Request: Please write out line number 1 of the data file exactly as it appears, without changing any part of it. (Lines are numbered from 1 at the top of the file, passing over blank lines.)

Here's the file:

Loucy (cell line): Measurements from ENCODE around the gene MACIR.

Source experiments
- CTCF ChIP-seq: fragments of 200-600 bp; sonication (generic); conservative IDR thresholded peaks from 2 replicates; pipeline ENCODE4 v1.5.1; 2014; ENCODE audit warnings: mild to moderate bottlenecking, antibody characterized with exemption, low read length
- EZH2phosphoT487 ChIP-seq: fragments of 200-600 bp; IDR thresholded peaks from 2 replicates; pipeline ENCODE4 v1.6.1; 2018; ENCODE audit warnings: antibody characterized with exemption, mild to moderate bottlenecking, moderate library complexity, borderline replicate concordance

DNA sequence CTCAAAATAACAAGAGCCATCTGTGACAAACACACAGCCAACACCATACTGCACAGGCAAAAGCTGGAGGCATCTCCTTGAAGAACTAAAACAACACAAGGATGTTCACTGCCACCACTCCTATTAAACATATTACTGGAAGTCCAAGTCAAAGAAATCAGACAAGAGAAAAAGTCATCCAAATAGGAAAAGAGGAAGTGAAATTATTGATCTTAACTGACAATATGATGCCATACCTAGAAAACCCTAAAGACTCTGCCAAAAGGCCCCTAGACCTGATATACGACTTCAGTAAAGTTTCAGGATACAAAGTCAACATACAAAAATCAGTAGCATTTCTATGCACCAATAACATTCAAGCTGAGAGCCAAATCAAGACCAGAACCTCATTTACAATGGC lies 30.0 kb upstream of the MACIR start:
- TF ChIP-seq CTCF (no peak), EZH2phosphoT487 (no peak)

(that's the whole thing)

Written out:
Loucy (cell line): Measurements from ENCODE around the gene MACIR.